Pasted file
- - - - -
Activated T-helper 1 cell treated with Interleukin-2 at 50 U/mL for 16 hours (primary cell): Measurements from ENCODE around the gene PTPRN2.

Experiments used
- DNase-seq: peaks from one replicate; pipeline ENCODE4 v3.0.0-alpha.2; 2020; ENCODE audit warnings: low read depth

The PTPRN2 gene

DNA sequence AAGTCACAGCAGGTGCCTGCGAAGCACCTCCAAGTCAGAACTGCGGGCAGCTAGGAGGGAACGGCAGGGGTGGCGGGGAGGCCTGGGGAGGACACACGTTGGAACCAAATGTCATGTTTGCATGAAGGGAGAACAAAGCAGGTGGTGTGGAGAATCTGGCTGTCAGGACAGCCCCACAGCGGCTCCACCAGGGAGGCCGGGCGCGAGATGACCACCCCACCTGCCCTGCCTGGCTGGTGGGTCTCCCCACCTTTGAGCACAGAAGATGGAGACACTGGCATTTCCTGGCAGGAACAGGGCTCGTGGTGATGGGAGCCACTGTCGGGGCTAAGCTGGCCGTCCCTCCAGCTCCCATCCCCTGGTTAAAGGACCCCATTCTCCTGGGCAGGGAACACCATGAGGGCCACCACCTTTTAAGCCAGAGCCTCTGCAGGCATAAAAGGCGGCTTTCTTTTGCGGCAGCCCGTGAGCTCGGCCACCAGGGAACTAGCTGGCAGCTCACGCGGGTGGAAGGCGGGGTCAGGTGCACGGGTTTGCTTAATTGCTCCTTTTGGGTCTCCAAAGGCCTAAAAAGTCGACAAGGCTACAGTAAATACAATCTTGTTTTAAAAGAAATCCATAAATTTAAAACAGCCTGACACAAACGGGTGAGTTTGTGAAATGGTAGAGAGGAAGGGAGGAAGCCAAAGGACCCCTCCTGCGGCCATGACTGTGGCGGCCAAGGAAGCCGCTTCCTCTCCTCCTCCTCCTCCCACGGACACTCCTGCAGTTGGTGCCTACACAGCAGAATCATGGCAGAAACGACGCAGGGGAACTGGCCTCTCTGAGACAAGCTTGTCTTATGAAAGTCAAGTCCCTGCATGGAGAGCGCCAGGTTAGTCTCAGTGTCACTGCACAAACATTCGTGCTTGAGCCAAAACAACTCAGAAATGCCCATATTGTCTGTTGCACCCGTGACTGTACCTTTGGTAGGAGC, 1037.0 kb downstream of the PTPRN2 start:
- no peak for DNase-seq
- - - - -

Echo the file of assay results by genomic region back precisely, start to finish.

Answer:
Activated T-helper 1 cell treated with Interleukin-2 at 50 U/mL for 16 hours (primary cell): Measurements from ENCODE around the gene PTPRN2.

Experiments used
- DNase-seq: peaks from one replicate; pipeline ENCODE4 v3.0.0-alpha.2; 2020; ENCODE audit warnings: low read depth

The PTPRN2 gene

DNA sequence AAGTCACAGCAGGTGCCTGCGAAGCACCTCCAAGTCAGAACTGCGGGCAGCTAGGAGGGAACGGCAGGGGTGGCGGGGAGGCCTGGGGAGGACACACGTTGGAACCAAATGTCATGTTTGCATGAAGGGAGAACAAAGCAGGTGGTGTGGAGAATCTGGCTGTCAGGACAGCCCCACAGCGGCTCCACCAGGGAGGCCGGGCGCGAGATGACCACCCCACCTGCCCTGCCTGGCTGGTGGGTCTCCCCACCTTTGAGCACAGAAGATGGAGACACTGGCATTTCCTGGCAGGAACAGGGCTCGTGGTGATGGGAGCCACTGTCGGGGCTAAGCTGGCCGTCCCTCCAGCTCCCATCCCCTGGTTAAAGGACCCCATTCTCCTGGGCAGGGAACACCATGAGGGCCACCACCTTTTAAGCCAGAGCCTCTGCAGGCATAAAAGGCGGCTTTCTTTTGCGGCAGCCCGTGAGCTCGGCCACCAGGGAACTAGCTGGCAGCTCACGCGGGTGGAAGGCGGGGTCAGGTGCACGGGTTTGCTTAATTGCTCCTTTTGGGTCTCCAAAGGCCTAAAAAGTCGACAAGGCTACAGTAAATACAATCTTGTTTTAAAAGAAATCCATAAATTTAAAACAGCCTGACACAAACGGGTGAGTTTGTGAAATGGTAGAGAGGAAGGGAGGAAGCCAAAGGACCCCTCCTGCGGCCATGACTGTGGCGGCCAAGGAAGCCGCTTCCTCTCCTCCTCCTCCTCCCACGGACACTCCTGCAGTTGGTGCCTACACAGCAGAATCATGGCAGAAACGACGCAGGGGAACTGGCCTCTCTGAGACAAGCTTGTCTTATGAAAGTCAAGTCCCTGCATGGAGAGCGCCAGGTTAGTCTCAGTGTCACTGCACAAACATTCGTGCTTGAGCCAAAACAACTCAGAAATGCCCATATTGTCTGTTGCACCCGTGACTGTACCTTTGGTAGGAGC, 1037.0 kb downstream of the PTPRN2 start:
- no peak for DNase-seq